Sin-bin trial plan recommended for professional games

3 months ago 98
Players surround the referee during Spurs v ChelseaPlayers surround referee Michael Oliver during the recent Tottenham v Chelsea match

Plans for football to introduce 10-minute sin-bins for cynical fouls and dissent have been recommended for trialling in the professional game.

The game's lawmaking body, the International Football Association Board (Ifab), said it will "identify which levels are best to test".

The trial will also include a rule allowing only the team captain to approach the referee during a game.

Sin-bins have been trialled at grassroots level since 2019.

The proposals were announced at an Ifab meeting in London on Tuesday and are subject to approval at its annual general meeting in March 2024.

Former referee Pierluigi Collina, who is chairman of the Fifa referees' committee and sits on the governing body's technical sub-committee, said the proposed trials would "very probably" involve professional football.

Ifab secretary Lukas Brud said one of the next steps was to identify the appropriate competition where the trials could take place.

"The positive message of the meeting is that 'yes, we're going to do something in that direction'," Brud told BBC Sport.

"Over the next weeks and months, we are going to identify which levels are best to test.

"I'm hoping in the next few months, we will have clarity about which competitions will want to trial this as well.

"It's up to them, competition organisers, to decide whether they want to participate in those trials or not.

"I think it is important to understand that something big like this, and a big decision like that, has to be considered thoroughly when creating protocols and setting up the system to trial it."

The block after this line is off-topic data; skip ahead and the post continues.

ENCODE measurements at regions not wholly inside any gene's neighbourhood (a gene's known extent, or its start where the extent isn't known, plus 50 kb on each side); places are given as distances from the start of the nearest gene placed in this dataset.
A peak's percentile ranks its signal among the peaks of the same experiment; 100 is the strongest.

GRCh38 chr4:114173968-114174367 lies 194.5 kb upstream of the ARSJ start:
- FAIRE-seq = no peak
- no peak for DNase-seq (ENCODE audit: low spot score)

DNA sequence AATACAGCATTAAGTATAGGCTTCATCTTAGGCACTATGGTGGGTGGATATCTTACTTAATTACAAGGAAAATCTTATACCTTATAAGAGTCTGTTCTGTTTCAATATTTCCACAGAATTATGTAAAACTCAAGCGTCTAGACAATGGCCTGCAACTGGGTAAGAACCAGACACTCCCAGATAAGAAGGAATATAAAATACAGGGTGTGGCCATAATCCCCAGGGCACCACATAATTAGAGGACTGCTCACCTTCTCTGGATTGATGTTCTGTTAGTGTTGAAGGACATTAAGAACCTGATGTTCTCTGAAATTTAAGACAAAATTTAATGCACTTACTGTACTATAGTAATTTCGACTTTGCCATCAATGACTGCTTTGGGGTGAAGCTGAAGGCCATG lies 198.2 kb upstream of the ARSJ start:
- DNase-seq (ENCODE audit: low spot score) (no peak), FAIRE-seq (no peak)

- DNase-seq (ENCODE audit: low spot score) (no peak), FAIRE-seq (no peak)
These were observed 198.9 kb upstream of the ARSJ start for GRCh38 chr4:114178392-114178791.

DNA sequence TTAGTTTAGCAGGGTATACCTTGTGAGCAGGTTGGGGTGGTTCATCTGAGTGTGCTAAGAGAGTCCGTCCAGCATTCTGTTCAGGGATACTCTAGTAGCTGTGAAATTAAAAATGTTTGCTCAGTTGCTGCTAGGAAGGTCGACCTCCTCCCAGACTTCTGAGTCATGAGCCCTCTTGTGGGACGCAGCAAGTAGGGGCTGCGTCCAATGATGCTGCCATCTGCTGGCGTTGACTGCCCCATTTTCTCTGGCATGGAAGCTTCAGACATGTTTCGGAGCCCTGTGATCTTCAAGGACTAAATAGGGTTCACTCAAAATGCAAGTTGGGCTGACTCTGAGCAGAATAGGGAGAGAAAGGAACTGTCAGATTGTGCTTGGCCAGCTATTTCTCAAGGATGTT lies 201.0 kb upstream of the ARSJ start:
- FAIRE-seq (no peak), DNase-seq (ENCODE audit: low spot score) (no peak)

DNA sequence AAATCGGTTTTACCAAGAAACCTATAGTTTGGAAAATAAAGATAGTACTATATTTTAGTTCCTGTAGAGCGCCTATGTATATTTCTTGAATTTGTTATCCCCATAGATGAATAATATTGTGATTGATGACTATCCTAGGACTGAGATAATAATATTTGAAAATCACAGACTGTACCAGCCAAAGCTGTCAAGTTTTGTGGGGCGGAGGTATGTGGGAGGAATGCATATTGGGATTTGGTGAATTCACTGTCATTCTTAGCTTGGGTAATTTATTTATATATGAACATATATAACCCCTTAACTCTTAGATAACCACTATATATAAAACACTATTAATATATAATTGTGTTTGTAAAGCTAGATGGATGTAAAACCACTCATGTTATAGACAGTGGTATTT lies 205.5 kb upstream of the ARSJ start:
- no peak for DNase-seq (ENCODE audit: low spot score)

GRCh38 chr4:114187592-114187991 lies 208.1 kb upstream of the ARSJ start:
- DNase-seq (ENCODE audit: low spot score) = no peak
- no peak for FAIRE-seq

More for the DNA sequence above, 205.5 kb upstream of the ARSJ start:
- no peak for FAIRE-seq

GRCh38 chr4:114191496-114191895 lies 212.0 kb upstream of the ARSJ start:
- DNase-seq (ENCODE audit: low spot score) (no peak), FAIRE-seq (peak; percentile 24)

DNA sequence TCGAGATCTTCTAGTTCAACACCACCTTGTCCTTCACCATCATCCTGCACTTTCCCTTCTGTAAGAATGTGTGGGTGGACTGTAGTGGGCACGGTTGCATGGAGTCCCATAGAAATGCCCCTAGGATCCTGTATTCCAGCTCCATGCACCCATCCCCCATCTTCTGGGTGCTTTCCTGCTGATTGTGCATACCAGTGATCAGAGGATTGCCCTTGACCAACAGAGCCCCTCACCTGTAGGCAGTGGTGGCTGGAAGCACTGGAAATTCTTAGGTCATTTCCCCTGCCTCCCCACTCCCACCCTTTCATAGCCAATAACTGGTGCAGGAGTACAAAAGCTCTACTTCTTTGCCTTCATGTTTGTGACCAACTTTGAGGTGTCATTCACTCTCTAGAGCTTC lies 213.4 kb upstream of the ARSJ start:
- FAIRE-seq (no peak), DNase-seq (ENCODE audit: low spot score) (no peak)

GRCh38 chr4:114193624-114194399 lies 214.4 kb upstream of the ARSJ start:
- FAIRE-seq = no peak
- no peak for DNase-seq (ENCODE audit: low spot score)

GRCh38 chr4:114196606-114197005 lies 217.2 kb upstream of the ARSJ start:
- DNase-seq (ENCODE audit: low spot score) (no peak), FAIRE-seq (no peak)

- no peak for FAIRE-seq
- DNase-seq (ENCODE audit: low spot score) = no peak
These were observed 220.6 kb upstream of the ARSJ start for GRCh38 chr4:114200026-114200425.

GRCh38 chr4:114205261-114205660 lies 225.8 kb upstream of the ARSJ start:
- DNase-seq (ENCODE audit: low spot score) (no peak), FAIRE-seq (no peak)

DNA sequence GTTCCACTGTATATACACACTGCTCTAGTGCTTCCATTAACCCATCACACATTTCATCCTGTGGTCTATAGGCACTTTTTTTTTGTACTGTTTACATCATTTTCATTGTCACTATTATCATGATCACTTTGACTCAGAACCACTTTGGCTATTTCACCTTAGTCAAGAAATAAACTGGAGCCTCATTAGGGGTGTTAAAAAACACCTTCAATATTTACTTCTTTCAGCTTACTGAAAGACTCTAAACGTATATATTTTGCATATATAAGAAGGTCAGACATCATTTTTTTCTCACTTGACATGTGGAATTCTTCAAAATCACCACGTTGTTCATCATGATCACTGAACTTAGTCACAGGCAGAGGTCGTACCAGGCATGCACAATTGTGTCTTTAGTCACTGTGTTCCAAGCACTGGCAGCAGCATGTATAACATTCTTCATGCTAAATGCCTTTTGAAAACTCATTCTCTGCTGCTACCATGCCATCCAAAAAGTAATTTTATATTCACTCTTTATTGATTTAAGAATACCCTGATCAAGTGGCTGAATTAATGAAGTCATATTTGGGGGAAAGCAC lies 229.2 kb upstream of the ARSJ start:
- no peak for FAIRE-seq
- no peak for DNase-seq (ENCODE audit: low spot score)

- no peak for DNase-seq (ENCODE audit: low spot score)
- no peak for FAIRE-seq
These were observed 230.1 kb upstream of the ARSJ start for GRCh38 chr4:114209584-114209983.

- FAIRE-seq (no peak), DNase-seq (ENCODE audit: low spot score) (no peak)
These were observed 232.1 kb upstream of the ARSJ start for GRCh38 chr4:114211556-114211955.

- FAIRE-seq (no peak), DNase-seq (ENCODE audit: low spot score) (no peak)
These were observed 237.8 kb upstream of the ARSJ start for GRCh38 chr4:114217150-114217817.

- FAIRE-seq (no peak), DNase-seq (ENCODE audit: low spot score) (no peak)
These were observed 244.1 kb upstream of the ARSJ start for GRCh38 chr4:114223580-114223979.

If adopted, the proposals would apply to both both men's and women's football.

Trials on sin-bins for tactical fouling under consideration

Sin-bins were piloted in 2018-19 and led to the Football Association reporting a 38% total reduction in dissent across 31 leagues.

They were then introduced across all levels of grassroots football from the 2019-20 season in an attempt to to improve levels of respect and fair play.

The rule change was then implemented up to step five of the National League system and tier three and below in women's football.

FA chief executive Mark Bullingham, a member of the Ifab board, indicated sin-bins for tactical fouls could also be considered in the future.

"I think [there is] frustration for fans watching games when they see a promising counter-attack that's ruined by that [a tactical foul]," Bullingham said.

"The question of whether a yellow card is sufficient for that has led to us looking at whether that should be involved in the protocol as well.

"The starting point was looking at player behaviour and dissent - we're then looking at whether we should extend it into other areas, such as tactical fouls, as well."

VAR issues also discussed

VARThe outcome of VAR decisions are currently displayed on large screens at football matches

Discussions of the use of the video assistant referee (VAR) were also on the agenda at the Ifab meeting, which was chaired by Scottish Football Association chief executive Ian Maxwell.

Ifab said any formal recommendations or trials to emerge from an ongoing Fifa-led review of VAR should "not result in any additional delays" during matches.

The lawmaking body also said technology to develop semi-automated offside decisions would continue in order to "assist on-field match officials" and to enable them to "speed up decision making in relation to offside situations".

Fifa used state-of-the-art technology for semi-automated offside decisions at the 2022 World Cup in Qatar.

There have also been attempts to address frustration at the lack of communication around VAR decisions by Ifab following a trial by Fifa.

During the Women's World Cup in July, referees announced VAR decisions to the crowd via microphone to fans in stadiums and viewers at home - a first at a senior Fifa international tournament.

In September, miscommunication between VAR Darren England and referee Simon Hooper led to Liverpool's Luis Diaz having a goal wrongly ruled out for offside in their Premier League game against Tottenham.

It has been recommended by Ifab that an announcement by the referee of the final decision after a VAR review should be included in the laws of the game.

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